America is on fire right now. On May 25, 2020, George Floyd was murdered by four police officers in Minneapolis, Minnesota. His death is added to the list of many killed by police brutality and violence against black bodies. Racism is real. It's been a real thing for hundreds of years, although many people try to downplay the fact that it is a reality, many minorities still face each day.
Since it is a reality, many families have to figure out how to approach the topic when speaking with young children. Kids are finding out at younger and younger ages that the color of their skin could be the sole reason someone hates them. One of my favorite YouTube families, Beleaf in Fatherhood, recently published a video where they sat their two oldest sons down to talk about racism in America. Glen "Beleaf" Henry started his channel to advocate for black families and put out a positive representation of black fatherhood. So it was no surprise to me that he would create such an informative video about his experience teaching his children about systematic racism along with his wife, Yvette "MrsMelanin" Henry.
In the video, Beleaf and Yvette speak with their sons, Theo and Uriah, about why some people may view them differently based on the color of their skin. It is clear that the boys comprehend some of what their parents were trying to explain, but not all of it. This reality made me cry as I watched the remainder of the 25 minute video.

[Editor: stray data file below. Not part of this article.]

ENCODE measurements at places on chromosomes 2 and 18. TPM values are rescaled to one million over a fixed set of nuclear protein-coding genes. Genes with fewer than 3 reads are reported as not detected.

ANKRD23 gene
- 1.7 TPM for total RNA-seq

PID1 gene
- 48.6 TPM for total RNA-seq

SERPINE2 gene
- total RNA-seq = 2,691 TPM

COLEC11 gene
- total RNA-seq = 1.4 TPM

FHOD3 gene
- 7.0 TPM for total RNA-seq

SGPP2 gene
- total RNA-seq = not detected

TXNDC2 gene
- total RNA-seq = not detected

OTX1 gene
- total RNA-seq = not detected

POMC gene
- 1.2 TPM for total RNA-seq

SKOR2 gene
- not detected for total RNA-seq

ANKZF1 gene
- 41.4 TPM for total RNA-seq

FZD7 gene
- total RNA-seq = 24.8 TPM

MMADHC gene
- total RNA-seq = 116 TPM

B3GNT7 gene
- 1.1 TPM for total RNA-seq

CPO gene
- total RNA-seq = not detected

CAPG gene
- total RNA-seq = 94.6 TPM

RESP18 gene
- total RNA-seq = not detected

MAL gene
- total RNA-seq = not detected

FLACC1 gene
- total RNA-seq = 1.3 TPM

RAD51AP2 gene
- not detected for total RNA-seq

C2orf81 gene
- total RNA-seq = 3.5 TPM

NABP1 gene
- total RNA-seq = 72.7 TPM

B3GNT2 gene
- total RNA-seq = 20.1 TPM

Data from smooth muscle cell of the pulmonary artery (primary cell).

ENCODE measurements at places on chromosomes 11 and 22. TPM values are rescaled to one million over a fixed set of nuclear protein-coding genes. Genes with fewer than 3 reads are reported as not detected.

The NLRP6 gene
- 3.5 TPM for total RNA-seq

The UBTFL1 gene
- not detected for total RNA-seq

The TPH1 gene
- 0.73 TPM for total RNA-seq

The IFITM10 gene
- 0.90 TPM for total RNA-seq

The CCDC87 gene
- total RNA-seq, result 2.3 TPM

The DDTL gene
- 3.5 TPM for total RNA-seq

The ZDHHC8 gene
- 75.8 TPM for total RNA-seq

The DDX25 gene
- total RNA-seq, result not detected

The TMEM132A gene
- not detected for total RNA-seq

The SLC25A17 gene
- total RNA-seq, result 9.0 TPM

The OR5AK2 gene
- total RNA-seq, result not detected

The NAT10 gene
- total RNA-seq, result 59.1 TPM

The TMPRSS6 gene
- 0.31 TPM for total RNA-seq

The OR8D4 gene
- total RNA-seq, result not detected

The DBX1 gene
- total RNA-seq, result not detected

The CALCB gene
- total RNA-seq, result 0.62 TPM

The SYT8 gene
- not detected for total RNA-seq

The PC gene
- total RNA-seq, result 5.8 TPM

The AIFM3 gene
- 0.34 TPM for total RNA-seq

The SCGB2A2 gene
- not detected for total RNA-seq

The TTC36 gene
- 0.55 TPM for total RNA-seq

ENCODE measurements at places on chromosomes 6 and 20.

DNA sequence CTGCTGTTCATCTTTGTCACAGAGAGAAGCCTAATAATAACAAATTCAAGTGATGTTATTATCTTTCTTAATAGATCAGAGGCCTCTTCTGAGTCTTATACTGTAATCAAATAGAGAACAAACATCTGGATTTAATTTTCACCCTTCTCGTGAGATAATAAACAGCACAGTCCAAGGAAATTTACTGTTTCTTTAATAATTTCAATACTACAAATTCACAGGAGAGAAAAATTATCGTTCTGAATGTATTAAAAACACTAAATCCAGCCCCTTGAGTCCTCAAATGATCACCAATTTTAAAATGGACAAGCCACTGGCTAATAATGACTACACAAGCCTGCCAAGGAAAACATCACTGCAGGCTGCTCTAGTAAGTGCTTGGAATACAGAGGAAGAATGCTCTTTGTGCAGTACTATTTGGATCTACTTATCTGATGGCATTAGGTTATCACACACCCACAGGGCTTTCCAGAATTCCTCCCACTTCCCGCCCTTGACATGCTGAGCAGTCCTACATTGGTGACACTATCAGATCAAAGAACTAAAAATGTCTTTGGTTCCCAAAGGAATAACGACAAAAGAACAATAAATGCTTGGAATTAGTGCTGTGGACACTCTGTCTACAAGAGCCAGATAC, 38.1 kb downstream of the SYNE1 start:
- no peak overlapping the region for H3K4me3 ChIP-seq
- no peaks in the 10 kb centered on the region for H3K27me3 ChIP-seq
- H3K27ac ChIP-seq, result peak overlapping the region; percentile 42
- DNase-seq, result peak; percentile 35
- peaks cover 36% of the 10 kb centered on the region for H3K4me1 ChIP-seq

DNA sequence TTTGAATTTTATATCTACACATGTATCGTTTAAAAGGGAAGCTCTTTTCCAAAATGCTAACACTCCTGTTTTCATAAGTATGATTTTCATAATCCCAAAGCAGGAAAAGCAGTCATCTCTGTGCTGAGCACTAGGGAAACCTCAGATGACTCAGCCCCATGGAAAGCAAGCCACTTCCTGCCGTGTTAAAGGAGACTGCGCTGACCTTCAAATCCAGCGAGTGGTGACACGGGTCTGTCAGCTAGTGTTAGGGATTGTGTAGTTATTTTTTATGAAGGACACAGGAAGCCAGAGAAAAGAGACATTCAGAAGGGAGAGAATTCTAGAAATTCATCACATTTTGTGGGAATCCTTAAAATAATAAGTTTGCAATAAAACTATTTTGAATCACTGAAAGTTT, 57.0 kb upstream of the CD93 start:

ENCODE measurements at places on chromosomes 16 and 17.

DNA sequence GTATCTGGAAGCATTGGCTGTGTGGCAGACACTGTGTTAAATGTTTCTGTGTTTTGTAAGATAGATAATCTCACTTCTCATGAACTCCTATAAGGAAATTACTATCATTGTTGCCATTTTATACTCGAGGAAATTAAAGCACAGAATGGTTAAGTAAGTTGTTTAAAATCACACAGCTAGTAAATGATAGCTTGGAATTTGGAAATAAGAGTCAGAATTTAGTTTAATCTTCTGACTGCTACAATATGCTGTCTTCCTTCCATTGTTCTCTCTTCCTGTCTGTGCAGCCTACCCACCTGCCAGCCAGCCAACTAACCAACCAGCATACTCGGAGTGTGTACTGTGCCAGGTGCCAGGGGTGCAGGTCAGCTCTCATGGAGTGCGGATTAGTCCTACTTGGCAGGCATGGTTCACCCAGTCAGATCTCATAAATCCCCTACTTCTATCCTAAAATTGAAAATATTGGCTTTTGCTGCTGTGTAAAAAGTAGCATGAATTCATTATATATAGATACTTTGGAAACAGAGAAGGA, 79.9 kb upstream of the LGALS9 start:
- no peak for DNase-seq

I cried because I realized that so many children are having, or have had similar conversations with their parents and loved ones. So many young children have had their innocence ripped away because they have to be taught about the hate other people have toward them. It made me think about the conversations my parents had with my brother and I growing up. It made me realize that one day I will have to have this same conversation with my own children.
This is the reality of a child of color. We are taught from a young age how some people view us because we are black. When we are old enough to fully comprehend the hate we face, we notice it, even when we aren't paying attention. We face microaggressions and blatant racism each and every day on minor or major scales.
The trauma we face is exhausting. It is impossible to escape this reality. So black child, never feel like you are alone. I am exhausted for you. I'm exhausted that you have to carry the weight from the pain we face. I'm exhausted when you feel that pain in your stomach when you see a cop car. I'm exhausted when you realize that someone is following you around a store. I'm exhausted when people deny your friendship because their parents won't allow them to have a friend with skin like yours.
Though I am exhausted, I won't stop advocating for you. I will never allow your stories to become forgotten. I will encourage you to chase your dreams even when others try to stop you. I will fight for you when you feel weak. Your pain is valid. Your cries are heard. Your lives matter and all of your brothers and sisters of color will never allow you to feel alone.
To watch and listen to the conversation by Beleaf in Fatherhood, click here.